At the end of the 17th century, Château Rauzan-Ségla and Rauzan-Gassies' vineyards were all part of the same property, which was established by Pierre des Mesures de Razan in 1661. He also owned the vineyard that would later become Château Pichon Longueville Baron and Comtesse de Lalande. On his death in 1692, the property was split, with the division becoming formalized in the middle of the 18th century. The Cruse family purchased the property in 1903 and changed the spelling from a z to an s: Rausan Ségla. The vineyard was particularly badly hit by the frosts of the winter of 1956. It was sold the following year to an investor, Monsieur de Meslon. He replanted many of the vines and introduced mechanisation to the property. He then sold Rausan Ségla on to John Holt & Company in 1960. The young vines produced a disappointing wine until the beginning of the 1980s, then, in 1983, the wine returned to excellence under the supervision of Jacques Theo. As vineyard manager, he carried out major modernisation work, with the construction of a new winery, the purchase of stainless steel vats and an increase in the proportions of new oak used during the aging process. In 1994 the property received yet another boost when it was acquired by the wealthy Wertheimer family, the owners of Chanel. The name was changed back to Rauzan-Ségla. Further investments were made in both the château and the technical facilities in the winery. Significant efforts have been made to promote the domaine (e.g.: label for the 2009 vintage designed by Karl Lagerfeld). The vineyard has been completely restructured. To be fair, it does have an excellent terroir, with two of its plots bordering on Château Margaux.
About the cuvée
Thanks to traditional growing and winemaking methods, the wines are particularly fruity, virile and powerful. Nowadays, technical control has passed from John Kolassa to Nicolas Audebert. Note that of all Médoc's crus classés, Rauzan Ségla is the only one that chose to downgrade its entire production in 1987.
The best vintages for Château Rauzan Ségla Rausan Ségla :
2006, 2005, 2002, 2000, 1996, 1995, 1994, 1993, 1992, 1990, 1989, 1988, 1986, 1985, 1983, 1982, 1959, 1953, 1949, 1947, 1945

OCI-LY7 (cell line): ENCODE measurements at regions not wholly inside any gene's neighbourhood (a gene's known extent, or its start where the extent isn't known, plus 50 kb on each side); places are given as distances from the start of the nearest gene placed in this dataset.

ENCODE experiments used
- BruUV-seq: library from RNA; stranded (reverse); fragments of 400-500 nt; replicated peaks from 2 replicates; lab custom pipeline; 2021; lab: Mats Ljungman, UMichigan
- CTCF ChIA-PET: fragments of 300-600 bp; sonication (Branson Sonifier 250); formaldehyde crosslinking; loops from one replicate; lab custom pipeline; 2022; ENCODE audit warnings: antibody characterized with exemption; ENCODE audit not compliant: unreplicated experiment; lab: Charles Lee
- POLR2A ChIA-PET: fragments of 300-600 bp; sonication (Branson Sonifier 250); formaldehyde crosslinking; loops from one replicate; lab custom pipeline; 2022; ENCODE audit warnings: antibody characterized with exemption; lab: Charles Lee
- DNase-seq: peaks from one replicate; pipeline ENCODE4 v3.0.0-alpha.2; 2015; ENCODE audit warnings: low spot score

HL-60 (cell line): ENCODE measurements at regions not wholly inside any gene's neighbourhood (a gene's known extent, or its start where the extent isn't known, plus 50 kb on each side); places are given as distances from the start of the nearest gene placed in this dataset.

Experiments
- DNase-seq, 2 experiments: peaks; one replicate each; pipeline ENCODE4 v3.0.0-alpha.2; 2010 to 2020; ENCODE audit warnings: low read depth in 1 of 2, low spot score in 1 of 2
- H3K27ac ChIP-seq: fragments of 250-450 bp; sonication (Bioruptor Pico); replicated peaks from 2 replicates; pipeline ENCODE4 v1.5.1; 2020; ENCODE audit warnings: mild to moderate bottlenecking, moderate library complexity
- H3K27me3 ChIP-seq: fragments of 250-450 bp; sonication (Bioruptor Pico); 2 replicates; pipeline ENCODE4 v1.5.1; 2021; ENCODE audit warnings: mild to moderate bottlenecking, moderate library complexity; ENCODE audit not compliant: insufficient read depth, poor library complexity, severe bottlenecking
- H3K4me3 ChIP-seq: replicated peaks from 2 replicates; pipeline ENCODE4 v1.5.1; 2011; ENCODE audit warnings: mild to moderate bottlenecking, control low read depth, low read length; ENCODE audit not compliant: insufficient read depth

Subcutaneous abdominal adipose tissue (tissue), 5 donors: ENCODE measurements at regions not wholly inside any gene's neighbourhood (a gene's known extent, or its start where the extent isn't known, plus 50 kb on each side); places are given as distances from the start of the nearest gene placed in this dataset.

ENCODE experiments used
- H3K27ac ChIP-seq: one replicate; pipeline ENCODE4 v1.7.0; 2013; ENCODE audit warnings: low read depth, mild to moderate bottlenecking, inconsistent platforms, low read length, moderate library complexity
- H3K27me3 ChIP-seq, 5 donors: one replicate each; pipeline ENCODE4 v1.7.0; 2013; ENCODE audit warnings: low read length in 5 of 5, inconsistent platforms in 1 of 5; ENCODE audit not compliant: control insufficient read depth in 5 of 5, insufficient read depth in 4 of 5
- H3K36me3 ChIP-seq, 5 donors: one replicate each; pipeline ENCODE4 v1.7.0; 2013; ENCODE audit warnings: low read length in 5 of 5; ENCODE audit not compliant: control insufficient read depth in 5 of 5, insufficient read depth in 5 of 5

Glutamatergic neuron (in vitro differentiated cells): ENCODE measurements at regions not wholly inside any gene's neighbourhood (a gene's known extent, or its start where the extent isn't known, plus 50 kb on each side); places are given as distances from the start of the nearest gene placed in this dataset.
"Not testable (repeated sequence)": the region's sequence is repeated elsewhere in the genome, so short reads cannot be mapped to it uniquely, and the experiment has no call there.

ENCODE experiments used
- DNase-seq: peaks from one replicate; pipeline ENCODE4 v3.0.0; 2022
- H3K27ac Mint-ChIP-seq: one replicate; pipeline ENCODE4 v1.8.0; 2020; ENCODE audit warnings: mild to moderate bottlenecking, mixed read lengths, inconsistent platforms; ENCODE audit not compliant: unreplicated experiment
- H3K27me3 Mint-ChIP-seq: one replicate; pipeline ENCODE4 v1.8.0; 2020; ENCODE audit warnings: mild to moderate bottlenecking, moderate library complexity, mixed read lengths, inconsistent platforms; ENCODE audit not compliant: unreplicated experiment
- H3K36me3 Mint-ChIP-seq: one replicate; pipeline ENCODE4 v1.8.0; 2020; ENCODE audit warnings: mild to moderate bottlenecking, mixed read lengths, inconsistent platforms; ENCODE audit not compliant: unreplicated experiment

Consult price estimate table for: Château Rauzan Ségla Rausan Ségla The information published presents current information on the wine concerned and is not specific to a certain vintage. This text is protected by copyright and it is forbidden to copy without prior written consent from the author.
General : The «bio» designation covers certified wines produced by biodynamic or organic methods, sustainably produced wines, and «environmentally friendly» wines that are not officially certified. These designations apply to recent vintages (the date of certification, if known, is specified in the estate description). See the blog article for more information on this designation.
Biodynamic : The «biodynamic» designation is used for all estates certified as using biodynamic methods, as verified by one of the two official bodies, Demeter or Biodyvin. All wines produced by biodynamic methods are also certified as organic. This designation applies to recent vintages.
Organic : The «organic» designation covers all estates certified as using organic methods, as verified by one of the bodies approved by the Ministry of Agriculture, such as Ecocert. This designation applies to recent vintages.
Sustainable : The «sustainable» designation covers all estates certified as using integrated or High Environmental Value (level 3 Environmental Certification) techniques. This designation applies to recent vintages.
Evironmentally friendly : The «environmentally friendly» designation refers to estates practising environmentally friendly wine-growing techniques, but that have not opted for certification or who are still in the process of converting to organic agriculture or biodynamics. These estates may have adopted biodynamic principles (non-certified) or simply no longer use chemical products. This designation applies to recent vintages.
Natural : Wines which are produced without any added sulfur (or almost any) and with no other inputs. However, given that there is no official body to issue the natural wine label, it is based on winemakers’ statements. This designation applies to recent vintages.